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Bi-allelic ACBD6 variants lead to a neurodevelopmental syndrome with progressive and complex movement disorders

Lookup NU author(s): Professor Robert Taylor

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This work is licensed under a Creative Commons Attribution 4.0 International License (CC BY 4.0).


Abstract

© The Author(s) 2023. Published by Oxford University Press on behalf of the Guarantors of Brain. The acyl-CoA-binding domain-containing protein 6 (ACBD6) is ubiquitously expressed, plays a role in the acylation of lipids and proteins and regulates the N-myristoylation of proteins via N-myristoyltransferase enzymes (NMTs). However, its precise function in cells is still unclear, as is the consequence of ACBD6 defects on human pathophysiology. Using exome sequencing and extensive international data sharing efforts, we identified 45 affected individuals from 28 unrelated families (consanguinity 93%) with bi-allelic pathogenic, predominantly loss-of-function (18/20) variants in ACBD6. We generated zebrafish and Xenopus tropicalis acbd6 knockouts by CRISPR/Cas9 and characterized the role of ACBD6 on protein N-myristoylation with myristic acid alkyne (YnMyr) chemical proteomics in the model organisms and human cells, with the latter also being subjected further to ACBD6 peroxisomal localization studies. The affected individuals (23 males and 22 females), aged 1-50 years, typically present with a complex and progressive disease involving moderate-to-severe global developmental delay/intellectual disability (100%) with significant expressive language impairment (98%), movement disorders (97%), facial dysmorphism (95%) and mild cerebellar ataxia (85%) associated with gait impairment (94%), limb spasticity/hypertonia (76%), oculomotor (71%) and behavioural abnormalities (65%), overweight (59%), microcephaly (39%) and epilepsy (33%). The most conspicuous and common movement disorder was dystonia (94%), frequently leading to early-onset progressive postural deformities (97%), limb dystonia (55%) and cervical dystonia (31%). A jerky tremor in the upper limbs (63%), a mild head tremor (59%), parkinsonism/hypokinesia developing with advancing age (32%) and simple motor and vocal tics were among other frequent movement disorders. Midline brain malformations including corpus callosum abnormalities (70%), hypoplasia/agenesis of the anterior commissure (66%), short midbrain and small inferior cerebellar vermis (38% each) as well as hypertrophy of the clava (24%) were common neuroimaging findings. Acbd6-deficient zebrafish and Xenopus models effectively recapitulated many clinical phenotypes reported in patients including movement disorders, progressive neuromotor impairment, seizures, microcephaly, craniofacial dysmorphism and midbrain defects accompanied by developmental delay with increased mortality over time. Unlike ACBD5, ACBD6 did not show a peroxisomal localization and ACBD6-deficiency was not associated with altered peroxisomal parameters in patient fibroblasts. Significant differences in YnMyr-labelling were observed for 68 co- and 18 post-translationally N-myristoylated proteins in patient-derived fibroblasts. N-myristoylation was similarly affected in acbd6-deficient zebrafish and X. tropicalis models, including Fus, Marcks and Chchd-related proteins implicated in neurological diseases. The present study provides evidence that bi-allelic pathogenic variants in ACBD6 lead to a distinct neurodevelopmental syndrome accompanied by complex and progressive cognitive and movement disorders.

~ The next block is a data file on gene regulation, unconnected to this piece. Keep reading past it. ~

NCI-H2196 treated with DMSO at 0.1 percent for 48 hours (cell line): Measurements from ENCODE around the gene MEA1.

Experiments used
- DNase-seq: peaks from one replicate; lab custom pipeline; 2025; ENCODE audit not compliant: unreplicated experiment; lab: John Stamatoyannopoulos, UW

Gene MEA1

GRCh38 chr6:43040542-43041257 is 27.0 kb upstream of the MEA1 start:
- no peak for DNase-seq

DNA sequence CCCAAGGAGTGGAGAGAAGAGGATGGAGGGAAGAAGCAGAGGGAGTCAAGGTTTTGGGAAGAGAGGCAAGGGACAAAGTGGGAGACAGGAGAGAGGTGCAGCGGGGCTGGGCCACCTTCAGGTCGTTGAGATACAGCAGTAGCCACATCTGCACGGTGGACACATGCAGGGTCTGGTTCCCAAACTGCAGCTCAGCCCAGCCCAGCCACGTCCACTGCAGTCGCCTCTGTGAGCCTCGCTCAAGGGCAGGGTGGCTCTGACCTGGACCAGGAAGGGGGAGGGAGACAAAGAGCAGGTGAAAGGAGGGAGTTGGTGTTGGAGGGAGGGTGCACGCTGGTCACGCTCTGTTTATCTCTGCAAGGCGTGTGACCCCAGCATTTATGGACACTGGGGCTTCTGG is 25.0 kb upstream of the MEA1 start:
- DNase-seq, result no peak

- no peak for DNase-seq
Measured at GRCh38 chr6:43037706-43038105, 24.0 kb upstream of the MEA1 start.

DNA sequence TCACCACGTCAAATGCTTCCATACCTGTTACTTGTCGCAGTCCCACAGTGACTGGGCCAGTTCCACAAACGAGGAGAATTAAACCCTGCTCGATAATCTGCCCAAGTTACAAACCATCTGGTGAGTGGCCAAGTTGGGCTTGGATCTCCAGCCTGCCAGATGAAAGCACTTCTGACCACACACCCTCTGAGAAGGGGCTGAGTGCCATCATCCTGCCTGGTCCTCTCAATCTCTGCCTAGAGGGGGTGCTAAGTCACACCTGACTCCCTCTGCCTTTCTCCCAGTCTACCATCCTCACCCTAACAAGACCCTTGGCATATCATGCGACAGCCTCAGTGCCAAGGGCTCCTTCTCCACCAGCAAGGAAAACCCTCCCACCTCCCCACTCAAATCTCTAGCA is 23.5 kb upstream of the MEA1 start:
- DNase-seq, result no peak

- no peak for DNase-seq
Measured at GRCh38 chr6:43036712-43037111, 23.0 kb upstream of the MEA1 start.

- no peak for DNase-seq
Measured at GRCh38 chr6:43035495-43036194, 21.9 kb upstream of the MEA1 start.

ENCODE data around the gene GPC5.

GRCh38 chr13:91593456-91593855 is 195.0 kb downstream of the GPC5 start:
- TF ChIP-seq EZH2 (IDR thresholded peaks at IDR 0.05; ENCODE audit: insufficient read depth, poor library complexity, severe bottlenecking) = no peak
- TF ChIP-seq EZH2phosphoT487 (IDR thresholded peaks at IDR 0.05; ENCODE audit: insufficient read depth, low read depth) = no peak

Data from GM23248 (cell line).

Publication metadata

Author(s): Kaiyrzhanov R, Rad A, Lin S-J, Bertoli-Avella A, Kallemeijn WW, Godwin A, Zaki MS, Huang K, Lau T, Petree C, Efthymiou S, Karimiani EG, Hempel M, Normand EA, Rudnik-Schoneborn S, Schatz UA, Baggelaar MP, Ilyas M, Sultan T, Alvi JR, Ganieva M, Fowler B, Aanicai R, Tayfun GA, Al Saman A, Alswaid A, Amiri N, Asilova N, Shotelersuk V, Yeetong P, Azam M, Babaei M, Monajemi GB, Mohammadi P, Samie S, Banu SH, Pinto Basto J, Kortum F, Bauer M, Bauer P, Beetz C, Garshasbi M, Issa AH, Eyaid W, Ahmed H, Hashemi N, Hassanpour K, Herman I, Ibrohimov S, Abdul-Majeed BA, Imdad M, Isrofilov M, Kaiyal Q, Khan S, Kirmse B, Koster J, Lourenco CM, Mitani T, Moldovan O, Murphy D, Najafi M, Pehlivan D, Rocha ME, Salpietro V, Schmidts M, Shalata A, Mahroum M, Talbeya JK, Taylor RW, Vazquez D, Vetro A, Waterham HR, Zaman M, Schrader TA, Chung WK, Guerrini R, Lupski JR, Gleeson J, Suri M, Jamshidi Y, Bhatia KP, Vona B, Schrader M, Severino M, Guille M, Tate EW, Varshney GK, Houlden H, Maroofian R

Publication type: Article

Publication status: Published

Journal: Brain

Year: 2024

Volume: 147

Issue: 4

Pages: 1436-1456

Print publication date: 01/04/2024

Online publication date: 10/11/2023

Acceptance date: 20/10/2023

Date deposited: 22/04/2024

ISSN (print): 0006-8950

ISSN (electronic): 1460-2156

Publisher: Oxford University Press

URL: https://doi.org/10.1093/brain/awad380

DOI: 10.1093/brain/awad380

PubMed id: 37951597


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Funding

Funder referenceFunder name
203105/Z/16/ZWellcome Trust
Ataxia UK
Brain Research UK
G0601943
G0800674
Lily Foundation
MR/S005021/1Medical Research Council (MRC)
MR/S01165X/1
Multiple System Atrophy Trust (MSA Trust)
Muscular Dystrophy Association (MDA USA
MR/V012177/1
MR/W019027/1
Muscular Dystrophy UK (MDUK)
National Institute for Health Research University College London Hospitals Biomedical Research Centre
Pathological Society
Rosetree Trust
Synaptopathies
UK NHS Highly Specialized Service for Rare Mitochondrial Disorders of Adults and Children
UK NIHR Biomedical Research Centre for Ageing and Age-related disease award to the Newcastle upon Tyne Foundation Hospitals NHS Trust
Sparks GOSH Charity
WT093205 MA
Wellcome Trust
WT104033AIA

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